Splendid sculptures

Splendid sculptures
Highlights

Sitting on a hillock the Dichpally Ramalayam offers one sweeping view of the quaint little town of Dichpally and is undoubtedly a worthy vantage point to enjoy the early morning breeze. 

Sitting on a hillock the Dichpally Ramalayam offers one sweeping view of the quaint little town of Dichpally and is undoubtedly a worthy vantage point to enjoy the early morning breeze.

While the steps up the hillock lead you through an entrance typical of a fort complete with a fortification wall all around the temple grounds, which is probably why the locals now call this temple Khilla Ramalayam.

Considered to be a fine example of the Kakatiya’s architectural splendor, this stone structure of black and white basalt has sculptures on its pillars that are reminiscent of the ones on the famous Khajuraho temples, bestowing on it the moniker of Indhoor Khajuraho, indicative of a time when Nizamabad was Indhoor, named so after a Rashtrakuta King.

Fact File
Take the NH44 to drive down from Hyderabad to Nizamabad. Around 15 kilometres before you reach the town of Nizamabad get off the NH7 to reach Dichpally. The Dichpally Ramalayam is about 160 kilometres from Hyderabad and it takes less than 2 and half hours to reach.

These carvings based on Vatsayana’s Kamasutra were so remarkable that even the name of this town traces its origins to it.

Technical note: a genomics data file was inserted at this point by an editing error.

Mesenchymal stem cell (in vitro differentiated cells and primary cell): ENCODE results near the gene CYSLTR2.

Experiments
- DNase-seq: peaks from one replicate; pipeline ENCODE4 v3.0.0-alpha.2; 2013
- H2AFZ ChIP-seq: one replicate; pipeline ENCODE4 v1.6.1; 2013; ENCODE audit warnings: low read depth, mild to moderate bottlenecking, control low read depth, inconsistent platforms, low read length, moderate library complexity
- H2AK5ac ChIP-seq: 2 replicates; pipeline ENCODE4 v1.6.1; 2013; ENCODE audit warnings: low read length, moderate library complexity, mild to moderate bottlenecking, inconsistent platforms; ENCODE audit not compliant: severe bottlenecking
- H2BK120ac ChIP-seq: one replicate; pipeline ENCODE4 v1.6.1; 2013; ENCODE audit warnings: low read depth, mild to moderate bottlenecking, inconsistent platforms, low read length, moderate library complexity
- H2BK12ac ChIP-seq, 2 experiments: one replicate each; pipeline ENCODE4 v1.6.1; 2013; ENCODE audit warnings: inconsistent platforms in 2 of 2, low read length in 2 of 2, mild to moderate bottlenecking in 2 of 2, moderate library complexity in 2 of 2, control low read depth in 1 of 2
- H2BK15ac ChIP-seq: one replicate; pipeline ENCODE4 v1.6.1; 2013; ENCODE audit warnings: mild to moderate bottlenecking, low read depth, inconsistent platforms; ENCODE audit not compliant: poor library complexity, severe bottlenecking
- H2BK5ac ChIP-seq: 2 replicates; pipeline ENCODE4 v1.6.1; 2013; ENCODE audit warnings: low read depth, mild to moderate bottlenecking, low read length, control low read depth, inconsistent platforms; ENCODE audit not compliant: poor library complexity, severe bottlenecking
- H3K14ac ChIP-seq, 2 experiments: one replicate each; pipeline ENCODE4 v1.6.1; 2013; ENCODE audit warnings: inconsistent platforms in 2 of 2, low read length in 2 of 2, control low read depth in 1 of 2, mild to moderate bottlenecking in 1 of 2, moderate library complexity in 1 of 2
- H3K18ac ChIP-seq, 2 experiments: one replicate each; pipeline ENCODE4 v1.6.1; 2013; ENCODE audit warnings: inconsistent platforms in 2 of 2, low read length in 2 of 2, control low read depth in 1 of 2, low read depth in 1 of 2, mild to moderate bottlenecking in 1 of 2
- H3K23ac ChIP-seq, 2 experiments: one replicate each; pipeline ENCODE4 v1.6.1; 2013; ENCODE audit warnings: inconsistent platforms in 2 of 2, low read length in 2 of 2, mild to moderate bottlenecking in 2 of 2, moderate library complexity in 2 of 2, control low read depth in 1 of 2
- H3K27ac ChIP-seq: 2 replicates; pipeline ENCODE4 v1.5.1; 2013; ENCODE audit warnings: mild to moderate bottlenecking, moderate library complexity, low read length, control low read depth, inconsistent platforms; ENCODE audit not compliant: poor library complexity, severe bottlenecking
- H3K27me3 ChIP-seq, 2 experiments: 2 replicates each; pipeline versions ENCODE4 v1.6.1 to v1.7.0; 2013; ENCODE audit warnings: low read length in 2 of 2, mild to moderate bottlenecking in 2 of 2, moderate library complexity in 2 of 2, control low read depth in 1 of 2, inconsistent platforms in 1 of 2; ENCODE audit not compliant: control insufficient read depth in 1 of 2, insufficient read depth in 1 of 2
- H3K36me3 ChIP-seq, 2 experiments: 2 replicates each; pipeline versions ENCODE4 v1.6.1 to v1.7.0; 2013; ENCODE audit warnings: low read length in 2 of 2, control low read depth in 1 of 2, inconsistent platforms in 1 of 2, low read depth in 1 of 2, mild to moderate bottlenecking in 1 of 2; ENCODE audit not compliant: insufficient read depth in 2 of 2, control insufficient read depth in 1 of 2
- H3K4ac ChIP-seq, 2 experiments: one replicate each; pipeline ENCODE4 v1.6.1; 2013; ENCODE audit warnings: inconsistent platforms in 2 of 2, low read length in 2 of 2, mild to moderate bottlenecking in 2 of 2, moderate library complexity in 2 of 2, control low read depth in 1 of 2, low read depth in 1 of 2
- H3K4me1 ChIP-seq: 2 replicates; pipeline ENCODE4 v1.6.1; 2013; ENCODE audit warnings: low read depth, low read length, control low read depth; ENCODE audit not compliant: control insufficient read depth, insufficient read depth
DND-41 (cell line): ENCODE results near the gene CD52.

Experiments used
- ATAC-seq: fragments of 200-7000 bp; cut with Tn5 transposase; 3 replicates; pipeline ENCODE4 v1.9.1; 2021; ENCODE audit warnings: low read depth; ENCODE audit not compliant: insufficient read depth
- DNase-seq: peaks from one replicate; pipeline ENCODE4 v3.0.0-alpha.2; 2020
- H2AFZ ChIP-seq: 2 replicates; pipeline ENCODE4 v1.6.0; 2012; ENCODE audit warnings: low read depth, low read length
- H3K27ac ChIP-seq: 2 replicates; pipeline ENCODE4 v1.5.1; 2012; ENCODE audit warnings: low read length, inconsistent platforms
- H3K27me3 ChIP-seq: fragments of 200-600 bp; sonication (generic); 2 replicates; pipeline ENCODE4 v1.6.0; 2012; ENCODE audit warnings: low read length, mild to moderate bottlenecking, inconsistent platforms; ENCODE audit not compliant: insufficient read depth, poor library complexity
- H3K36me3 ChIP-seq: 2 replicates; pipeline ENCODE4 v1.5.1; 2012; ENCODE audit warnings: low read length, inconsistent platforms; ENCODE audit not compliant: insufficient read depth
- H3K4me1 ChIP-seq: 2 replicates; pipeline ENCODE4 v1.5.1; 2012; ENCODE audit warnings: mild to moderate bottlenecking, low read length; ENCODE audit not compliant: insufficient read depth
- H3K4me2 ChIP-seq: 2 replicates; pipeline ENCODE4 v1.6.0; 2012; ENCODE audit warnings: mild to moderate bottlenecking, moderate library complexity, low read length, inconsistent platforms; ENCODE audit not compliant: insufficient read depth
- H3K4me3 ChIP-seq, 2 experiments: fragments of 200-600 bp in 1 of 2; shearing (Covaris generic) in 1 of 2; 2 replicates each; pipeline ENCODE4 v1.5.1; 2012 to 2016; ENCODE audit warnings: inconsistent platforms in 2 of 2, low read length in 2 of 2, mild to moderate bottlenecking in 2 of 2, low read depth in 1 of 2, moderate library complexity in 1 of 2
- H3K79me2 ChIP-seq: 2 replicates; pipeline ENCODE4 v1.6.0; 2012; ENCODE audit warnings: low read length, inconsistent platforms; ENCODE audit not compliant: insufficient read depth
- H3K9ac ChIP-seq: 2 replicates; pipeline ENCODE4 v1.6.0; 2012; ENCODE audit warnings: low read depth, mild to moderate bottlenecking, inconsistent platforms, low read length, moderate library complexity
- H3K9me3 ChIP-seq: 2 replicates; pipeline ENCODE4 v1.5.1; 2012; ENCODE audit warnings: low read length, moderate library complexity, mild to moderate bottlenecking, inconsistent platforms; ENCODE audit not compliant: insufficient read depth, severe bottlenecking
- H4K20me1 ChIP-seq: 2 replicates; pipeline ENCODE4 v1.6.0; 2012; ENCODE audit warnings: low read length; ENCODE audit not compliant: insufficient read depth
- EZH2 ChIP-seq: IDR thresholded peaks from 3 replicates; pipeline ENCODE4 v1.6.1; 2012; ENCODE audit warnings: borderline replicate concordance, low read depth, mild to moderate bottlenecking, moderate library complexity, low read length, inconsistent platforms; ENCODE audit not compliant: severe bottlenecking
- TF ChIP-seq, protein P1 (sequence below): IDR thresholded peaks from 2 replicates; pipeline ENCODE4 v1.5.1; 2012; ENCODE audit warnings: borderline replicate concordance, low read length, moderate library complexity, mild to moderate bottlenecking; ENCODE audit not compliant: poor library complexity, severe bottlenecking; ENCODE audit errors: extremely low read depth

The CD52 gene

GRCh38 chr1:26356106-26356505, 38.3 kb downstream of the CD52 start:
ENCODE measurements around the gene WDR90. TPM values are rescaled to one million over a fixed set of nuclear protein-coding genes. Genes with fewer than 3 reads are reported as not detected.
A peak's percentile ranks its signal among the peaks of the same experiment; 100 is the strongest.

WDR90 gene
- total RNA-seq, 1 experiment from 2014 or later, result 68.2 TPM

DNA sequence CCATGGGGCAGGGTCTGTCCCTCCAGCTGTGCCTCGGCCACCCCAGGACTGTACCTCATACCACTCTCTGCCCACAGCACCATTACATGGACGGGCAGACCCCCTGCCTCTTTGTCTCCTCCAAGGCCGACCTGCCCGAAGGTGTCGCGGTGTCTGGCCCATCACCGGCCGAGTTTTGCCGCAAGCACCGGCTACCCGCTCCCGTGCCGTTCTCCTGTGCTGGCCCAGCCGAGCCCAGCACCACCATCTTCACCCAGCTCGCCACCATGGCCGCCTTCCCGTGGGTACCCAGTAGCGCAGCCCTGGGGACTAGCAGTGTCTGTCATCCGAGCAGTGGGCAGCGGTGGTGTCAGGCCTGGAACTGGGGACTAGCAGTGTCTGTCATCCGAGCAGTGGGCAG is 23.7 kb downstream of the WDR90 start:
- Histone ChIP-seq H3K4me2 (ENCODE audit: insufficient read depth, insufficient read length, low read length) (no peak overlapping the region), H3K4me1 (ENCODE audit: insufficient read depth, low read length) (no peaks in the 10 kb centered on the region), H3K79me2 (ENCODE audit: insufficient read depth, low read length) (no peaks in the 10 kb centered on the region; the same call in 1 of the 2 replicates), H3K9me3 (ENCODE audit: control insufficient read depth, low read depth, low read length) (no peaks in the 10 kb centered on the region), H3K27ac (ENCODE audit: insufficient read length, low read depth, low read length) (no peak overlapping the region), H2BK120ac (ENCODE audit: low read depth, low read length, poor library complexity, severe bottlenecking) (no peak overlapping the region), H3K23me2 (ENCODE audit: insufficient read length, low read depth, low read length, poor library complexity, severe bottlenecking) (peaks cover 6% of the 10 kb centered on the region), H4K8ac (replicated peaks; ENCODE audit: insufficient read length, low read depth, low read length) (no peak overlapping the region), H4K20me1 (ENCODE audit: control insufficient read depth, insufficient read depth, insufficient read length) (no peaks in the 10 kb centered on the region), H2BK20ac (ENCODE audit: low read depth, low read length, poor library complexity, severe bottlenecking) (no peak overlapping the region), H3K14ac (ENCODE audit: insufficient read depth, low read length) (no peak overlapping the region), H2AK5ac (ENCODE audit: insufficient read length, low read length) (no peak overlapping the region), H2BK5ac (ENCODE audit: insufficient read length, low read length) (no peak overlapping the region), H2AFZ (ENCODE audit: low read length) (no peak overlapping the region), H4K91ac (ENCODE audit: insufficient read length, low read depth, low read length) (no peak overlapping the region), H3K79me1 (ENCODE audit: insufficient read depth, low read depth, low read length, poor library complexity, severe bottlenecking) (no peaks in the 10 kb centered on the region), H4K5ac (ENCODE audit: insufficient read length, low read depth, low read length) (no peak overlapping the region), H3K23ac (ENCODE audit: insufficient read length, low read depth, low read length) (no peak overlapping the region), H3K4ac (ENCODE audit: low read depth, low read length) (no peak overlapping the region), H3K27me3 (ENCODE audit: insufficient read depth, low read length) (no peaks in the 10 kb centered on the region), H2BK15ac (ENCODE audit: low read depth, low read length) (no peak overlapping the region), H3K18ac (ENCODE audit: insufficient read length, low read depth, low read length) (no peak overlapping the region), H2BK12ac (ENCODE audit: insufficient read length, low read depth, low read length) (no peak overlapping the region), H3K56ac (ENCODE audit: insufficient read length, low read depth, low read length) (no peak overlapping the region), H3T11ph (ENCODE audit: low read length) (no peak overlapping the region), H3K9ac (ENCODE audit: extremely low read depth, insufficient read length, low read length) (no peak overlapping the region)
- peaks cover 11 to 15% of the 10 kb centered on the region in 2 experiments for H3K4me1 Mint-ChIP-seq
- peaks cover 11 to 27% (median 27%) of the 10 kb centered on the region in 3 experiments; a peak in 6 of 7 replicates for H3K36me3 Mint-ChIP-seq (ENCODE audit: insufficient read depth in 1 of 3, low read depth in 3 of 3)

These stone sculptures were called Gicchu Bommalu by the villagers of that time, meaning pictures of Gicchu, the Sanskrit word for romance and beauty. Over time the village of gicchu, Gicchu Palle came to be Dichpally.

Legend has it that in the Treta yuga, right after meeting Hanuman for the first time, Lord Ram was on his way to wage war on Ravan, he stopped here on this hill and stayed a fortnight and to mark this a Ramalayam was built here.

In the 13th century when Alauddin Khilji conquered Nizamabad, there began a trend where the building of Hindu temples was not allowed, so the construction of this temple stopped midway and it was only many years later that the idols of Ram, Sita and Hanuman were installed here.

The temple as you see it today was only completed in 1949 when steps leading up the hillock and a subway connecting it to another popular temple in Nizamabad were built under the stewardship of Gajavada Chinnaya.

The Ramalayam is the biggest and most popular place in town and the wider roads in town leading here are evidence to that. Follow the sign posts and soon you will spot the ‘temple on the hillock’.

This also makes it a picturesque location for taking panoramic shots, with an almost submerged ancient mandapam just about visible in a clear lake on one side and little brick houses with red roofs lined along its bank on the other.

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